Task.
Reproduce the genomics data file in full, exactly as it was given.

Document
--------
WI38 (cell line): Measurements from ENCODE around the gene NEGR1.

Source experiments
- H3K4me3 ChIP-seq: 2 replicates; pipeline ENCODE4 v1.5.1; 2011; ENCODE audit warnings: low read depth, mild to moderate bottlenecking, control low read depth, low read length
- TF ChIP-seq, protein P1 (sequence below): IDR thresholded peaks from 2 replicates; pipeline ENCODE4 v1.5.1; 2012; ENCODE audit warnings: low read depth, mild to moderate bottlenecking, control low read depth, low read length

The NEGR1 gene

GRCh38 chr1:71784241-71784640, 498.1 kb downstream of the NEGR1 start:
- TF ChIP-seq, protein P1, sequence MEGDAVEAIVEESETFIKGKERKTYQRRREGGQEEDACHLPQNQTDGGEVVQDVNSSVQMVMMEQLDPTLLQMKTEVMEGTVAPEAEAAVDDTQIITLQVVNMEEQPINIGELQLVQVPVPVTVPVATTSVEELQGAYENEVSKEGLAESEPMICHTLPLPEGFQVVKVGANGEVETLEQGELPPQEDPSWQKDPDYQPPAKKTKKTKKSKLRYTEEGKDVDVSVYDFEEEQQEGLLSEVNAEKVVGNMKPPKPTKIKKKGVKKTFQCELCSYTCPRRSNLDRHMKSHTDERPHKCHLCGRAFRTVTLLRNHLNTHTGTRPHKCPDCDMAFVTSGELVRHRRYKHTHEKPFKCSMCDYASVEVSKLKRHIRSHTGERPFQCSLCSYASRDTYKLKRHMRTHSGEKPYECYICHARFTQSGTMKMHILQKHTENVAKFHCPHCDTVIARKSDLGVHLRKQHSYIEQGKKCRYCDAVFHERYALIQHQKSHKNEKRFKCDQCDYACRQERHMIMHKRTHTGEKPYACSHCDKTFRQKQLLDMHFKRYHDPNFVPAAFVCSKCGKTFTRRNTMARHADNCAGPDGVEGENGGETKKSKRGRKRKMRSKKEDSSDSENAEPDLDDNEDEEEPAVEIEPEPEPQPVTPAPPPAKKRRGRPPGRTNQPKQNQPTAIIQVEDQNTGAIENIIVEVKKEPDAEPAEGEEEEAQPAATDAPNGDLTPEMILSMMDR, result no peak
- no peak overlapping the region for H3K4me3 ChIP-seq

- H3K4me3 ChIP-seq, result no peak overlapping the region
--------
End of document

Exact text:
WI38 (cell line): Measurements from ENCODE around the gene NEGR1.

Source experiments
- H3K4me3 ChIP-seq: 2 replicates; pipeline ENCODE4 v1.5.1; 2011; ENCODE audit warnings: low read depth, mild to moderate bottlenecking, control low read depth, low read length
- TF ChIP-seq, protein P1 (sequence below): IDR thresholded peaks from 2 replicates; pipeline ENCODE4 v1.5.1; 2012; ENCODE audit warnings: low read depth, mild to moderate bottlenecking, control low read depth, low read length

The NEGR1 gene

GRCh38 chr1:71784241-71784640, 498.1 kb downstream of the NEGR1 start:
- TF ChIP-seq, protein P1, sequence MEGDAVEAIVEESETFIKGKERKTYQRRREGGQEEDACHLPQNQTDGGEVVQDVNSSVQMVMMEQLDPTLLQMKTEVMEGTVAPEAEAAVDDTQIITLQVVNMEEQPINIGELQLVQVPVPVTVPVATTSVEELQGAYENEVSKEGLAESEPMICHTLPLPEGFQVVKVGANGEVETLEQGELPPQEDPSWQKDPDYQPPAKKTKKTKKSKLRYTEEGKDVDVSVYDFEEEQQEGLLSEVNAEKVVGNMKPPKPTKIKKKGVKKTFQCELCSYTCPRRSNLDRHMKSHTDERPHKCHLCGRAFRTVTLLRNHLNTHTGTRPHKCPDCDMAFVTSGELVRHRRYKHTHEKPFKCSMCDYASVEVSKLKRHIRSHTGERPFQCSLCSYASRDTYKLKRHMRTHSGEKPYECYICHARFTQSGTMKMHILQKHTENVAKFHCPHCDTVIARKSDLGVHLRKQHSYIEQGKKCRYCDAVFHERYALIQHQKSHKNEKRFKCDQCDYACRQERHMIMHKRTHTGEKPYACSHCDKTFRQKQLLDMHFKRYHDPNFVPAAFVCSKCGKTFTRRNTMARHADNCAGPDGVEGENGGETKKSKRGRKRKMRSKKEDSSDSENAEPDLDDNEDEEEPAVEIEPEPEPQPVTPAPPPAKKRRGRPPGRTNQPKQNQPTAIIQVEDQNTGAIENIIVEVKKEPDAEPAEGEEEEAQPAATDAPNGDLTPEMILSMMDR, result no peak
- no peak overlapping the region for H3K4me3 ChIP-seq

- H3K4me3 ChIP-seq, result no peak overlapping the region